Alex, a medical student at Imperial College London, discusses why being a HomeTouch carer is the ideal job; she finds it doesn’t just help pay the student bills but is a valuable source of experience for her future career.

Jobs for Medical Students – Why hometouch worked for me

1. Flexible hours

Surviving medical school can be a challenging juggling act. The course is notoriously demanding with an intense mixture of lectures, clinical placements, reading, and exams, not to mention clubs and societies outside of studies.

Taking on a part time job as well might seem like one too many balls in the air which is why the flexibility offered by HomeTouch is ideal. Once you’ve set-up your profile you only need to accept requests from clients that you feel you’re capable of fitting in to your schedule.

You can make it clear what your availability is, for instance, during exam periods I can say that I am temporarily unavailable. To make things even better, you can take jobs in locations in London that are convenient for you to get to.

2. Good pay

Let’s be honest, being a student in the big smoke isn’t easy. Rent, travel and living costs for students at London Universities are more expensive than anywhere else in the UK.

Student finance loans certainly help but before working I was still constantly maxing out my overdraft, and being stressed about money all the time isn’t that fun.

Refreshingly, HomeTouch pays carers really well. In fact, you can choose how much you charge depending on how much experience you have, so you have more control over how much you earn.

3. Valuable experience

I am 100% convinced that the experiences I get working as a carer will make me a better doctor.

Medical students are expected to learn all about illnesses and conditions on hospital placements. Hospitals are hectic and stressful environments; I often find myself tagging along behind a consultant on yet another ward round seeing loads of patients but never really learning about individual cases in much depth.

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Working as a carer means you have the chance to sit down with a cup of tea in a comfortable environment with someone and have really good conversations. It’s a golden opportunity to truly understand a patient’s perspective of illness and recovery in the context of their own life.

I am much more likely to remember and understand the symptoms and treatments for people I have cared for, rather than having only read about it in textbooks.

 4. Communication skills

I go to Imperial, an amazing and prestigious medical school but it has a reputation for putting huge emphasis on science and not enough on the practical skills we will need in everyday life as junior doctors.

The best piece of feedback I have ever received was from a GP who taught my group for several months. He said that although I wasn’t the strongest in terms of scientific detail, I was the best student when it came to connecting with patients and making them feel at ease in a clinical setting. He said that this is something I should always hold on to because it is a quality which ultimately differentiates a good doctor from an excellent one.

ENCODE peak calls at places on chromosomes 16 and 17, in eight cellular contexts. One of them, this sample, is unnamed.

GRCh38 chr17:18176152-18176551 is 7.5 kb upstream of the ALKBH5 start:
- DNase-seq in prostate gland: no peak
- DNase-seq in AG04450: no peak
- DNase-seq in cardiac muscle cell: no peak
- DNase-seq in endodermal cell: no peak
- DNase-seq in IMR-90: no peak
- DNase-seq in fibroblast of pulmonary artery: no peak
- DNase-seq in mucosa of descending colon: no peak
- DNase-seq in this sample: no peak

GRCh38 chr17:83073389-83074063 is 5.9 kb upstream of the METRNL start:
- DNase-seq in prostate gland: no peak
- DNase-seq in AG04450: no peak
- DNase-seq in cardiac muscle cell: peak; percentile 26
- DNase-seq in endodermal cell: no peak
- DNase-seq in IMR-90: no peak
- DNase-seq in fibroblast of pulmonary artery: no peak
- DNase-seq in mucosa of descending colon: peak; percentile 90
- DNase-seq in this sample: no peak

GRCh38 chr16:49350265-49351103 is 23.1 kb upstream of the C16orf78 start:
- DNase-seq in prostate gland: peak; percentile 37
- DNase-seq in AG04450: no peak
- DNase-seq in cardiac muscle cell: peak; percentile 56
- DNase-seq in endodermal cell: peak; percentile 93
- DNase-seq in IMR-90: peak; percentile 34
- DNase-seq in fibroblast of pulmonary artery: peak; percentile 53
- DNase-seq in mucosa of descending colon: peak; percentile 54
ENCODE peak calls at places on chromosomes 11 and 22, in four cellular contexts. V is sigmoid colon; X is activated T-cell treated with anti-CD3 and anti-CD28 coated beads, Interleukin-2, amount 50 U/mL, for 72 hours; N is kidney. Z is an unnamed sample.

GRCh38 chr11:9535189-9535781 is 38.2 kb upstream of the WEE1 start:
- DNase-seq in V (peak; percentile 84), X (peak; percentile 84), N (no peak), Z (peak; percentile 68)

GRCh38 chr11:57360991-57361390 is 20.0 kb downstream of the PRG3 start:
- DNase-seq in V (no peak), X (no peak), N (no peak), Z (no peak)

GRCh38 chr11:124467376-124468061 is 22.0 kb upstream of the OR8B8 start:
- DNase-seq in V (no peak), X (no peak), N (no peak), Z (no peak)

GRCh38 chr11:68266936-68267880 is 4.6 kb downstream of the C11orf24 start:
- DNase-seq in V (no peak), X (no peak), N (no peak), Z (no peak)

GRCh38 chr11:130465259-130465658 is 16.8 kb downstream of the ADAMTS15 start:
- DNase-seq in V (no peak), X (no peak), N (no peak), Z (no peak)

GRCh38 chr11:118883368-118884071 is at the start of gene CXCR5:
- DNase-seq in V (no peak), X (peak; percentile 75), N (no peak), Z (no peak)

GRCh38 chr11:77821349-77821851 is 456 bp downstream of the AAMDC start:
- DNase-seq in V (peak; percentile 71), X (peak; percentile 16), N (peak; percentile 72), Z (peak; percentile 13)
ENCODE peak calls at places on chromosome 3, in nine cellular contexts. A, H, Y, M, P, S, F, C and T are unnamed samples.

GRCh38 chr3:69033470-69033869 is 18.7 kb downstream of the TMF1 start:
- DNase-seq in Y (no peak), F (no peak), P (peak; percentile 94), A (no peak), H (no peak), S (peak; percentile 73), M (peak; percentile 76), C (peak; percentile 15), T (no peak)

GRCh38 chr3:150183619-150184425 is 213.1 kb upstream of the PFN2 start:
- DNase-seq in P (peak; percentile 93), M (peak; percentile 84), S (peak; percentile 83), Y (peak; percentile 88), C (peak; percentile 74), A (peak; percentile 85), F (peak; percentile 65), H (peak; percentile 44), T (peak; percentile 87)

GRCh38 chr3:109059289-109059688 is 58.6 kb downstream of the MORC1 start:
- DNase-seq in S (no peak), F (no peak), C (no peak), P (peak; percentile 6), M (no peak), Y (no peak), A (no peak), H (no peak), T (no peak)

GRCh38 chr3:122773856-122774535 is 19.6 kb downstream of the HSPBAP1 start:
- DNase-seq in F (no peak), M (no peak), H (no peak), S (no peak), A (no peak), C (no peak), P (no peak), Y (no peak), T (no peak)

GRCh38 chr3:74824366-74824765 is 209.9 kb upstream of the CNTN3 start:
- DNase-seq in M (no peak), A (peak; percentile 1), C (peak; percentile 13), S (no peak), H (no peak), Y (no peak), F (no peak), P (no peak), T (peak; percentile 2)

It completely made my day and was even perhaps the highlight of my placement. I am sure that I would never have received such an amazing compliment had I not been a carer for so many years, as it has taught me ways to communicate with people from all walks of life.

Not only is it a good way to learn about conditions, it’s also a brilliant way to develop crucial communication skills.

 5. Great carers

Finally, it’s important to consider the perspectives of the patients and families in need of care.

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It’s common for patients needing help to use agencies, which unfortunately don’t always hire the best people, and staff are usually paid minimum wage resulting in low levels of commitment and motivation.

There is also a huge problem with continuity of care, and this is something I found quite distressing as an agency worker in the past. Elderly people with dementia may experience three or four different carers entering their house for ‘pop-in’ shifts in a single day, which can understandably be extremely disorientating and upsetting for them.

Medical students tend to be hard working, committed, reliable and genuinely caring people which immediately makes us good for the job and are traits which patients and their families really value.

With HomeTouch, clients can choose the carer they want and come to an arrangement, which then becomes a continuous and trusting relationship.

 You can view Alex and other medical students HomeTouch profiles by visiting HomeTouch and entering your postcode. Alternatively, if you are a looking for a jobs as a medical student or carer and want to be part of the HomeTouch community you can apply here.

Dr Jane Gilbert

Jane has over 20 years’ experience as a health writer and TV presenter. Jane writes on a wide variety of clinical and care topics – from explaining the latest studies and research to unpacking conditions and discussing treatment options. Jane holds a MBBS degree from Imperial College, London and spent seven years working in the NHS.

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Hometouch has been one of the best companies I have worked for in the care sector! I have always been told I’m appreciated and been made to feel like it too. I’m so happy to be a part of the Hometouch team


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